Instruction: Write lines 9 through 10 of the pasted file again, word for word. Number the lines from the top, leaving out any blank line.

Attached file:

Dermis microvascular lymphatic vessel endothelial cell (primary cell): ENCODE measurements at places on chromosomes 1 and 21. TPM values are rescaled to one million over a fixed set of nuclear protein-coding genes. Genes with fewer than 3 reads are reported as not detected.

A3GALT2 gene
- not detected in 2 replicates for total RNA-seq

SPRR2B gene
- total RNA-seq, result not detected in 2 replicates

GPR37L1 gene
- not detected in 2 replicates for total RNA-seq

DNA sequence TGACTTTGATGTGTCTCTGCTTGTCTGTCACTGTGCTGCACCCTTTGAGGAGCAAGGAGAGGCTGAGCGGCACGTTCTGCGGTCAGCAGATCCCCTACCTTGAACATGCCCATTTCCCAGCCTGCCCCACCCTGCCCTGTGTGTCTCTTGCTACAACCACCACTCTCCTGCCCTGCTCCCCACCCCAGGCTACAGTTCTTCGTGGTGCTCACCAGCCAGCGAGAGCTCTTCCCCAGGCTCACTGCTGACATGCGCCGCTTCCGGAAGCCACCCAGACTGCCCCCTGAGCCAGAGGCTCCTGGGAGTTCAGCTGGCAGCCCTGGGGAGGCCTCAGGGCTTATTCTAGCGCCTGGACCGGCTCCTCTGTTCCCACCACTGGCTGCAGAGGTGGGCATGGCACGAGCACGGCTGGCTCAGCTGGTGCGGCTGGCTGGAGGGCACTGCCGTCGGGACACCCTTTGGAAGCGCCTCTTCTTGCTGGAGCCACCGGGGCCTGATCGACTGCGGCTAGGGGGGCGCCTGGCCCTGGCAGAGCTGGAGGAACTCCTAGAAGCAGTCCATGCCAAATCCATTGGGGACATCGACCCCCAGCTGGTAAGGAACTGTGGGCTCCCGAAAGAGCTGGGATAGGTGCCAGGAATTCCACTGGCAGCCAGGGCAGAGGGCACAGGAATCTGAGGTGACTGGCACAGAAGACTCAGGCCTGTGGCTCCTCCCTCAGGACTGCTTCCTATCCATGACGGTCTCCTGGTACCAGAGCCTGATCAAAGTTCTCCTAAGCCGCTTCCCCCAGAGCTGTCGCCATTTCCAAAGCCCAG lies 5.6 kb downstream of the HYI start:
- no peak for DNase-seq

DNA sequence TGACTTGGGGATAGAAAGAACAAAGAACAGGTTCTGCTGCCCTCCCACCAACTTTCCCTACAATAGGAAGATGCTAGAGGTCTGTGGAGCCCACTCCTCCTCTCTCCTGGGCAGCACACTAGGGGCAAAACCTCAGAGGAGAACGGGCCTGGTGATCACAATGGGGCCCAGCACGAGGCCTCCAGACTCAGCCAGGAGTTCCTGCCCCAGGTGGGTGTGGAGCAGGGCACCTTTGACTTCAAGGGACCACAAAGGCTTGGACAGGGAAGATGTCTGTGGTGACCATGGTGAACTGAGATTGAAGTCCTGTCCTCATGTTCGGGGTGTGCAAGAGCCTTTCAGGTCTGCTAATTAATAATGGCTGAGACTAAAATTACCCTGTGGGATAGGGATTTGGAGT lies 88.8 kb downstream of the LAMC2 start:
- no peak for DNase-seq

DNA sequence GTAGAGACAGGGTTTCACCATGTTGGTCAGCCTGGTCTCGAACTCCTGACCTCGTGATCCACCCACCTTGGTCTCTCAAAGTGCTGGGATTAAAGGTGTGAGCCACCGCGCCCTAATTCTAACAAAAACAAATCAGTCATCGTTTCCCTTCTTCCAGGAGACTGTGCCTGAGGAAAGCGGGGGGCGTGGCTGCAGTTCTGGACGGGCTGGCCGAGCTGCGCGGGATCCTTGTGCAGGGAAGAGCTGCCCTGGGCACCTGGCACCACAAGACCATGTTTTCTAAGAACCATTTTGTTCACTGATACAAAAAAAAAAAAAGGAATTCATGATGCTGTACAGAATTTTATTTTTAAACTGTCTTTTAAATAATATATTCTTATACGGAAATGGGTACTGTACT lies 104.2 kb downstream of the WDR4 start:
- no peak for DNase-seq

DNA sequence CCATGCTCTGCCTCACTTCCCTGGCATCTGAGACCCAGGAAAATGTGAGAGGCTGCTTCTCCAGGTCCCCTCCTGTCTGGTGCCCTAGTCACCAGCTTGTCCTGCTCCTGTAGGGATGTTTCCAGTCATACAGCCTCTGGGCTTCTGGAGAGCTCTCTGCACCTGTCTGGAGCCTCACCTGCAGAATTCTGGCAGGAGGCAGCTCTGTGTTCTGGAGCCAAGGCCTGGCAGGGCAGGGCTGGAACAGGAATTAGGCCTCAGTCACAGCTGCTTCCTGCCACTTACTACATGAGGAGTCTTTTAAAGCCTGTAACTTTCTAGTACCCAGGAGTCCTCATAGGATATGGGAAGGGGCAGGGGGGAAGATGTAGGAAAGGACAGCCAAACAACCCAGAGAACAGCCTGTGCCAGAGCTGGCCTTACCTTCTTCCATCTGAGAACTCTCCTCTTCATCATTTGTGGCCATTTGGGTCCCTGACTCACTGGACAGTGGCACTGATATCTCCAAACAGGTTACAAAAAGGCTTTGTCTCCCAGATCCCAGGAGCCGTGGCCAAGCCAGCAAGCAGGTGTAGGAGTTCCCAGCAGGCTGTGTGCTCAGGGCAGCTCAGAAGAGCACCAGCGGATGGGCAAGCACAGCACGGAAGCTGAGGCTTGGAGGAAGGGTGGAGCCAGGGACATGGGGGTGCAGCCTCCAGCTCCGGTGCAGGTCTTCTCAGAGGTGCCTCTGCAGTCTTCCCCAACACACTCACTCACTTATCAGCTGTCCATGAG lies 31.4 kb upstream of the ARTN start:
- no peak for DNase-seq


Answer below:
- no peak for DNase-seq

DNA sequence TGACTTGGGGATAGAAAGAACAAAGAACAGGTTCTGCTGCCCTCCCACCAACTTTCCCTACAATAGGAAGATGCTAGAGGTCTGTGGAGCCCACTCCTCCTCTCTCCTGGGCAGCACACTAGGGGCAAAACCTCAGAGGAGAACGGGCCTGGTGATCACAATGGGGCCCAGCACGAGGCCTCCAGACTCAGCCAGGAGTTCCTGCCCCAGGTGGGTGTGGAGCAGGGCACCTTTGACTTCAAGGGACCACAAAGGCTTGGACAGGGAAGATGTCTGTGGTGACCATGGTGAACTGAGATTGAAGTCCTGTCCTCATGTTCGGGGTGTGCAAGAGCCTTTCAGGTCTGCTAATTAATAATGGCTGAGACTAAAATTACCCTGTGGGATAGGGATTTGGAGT lies 88.8 kb downstream of the LAMC2 start: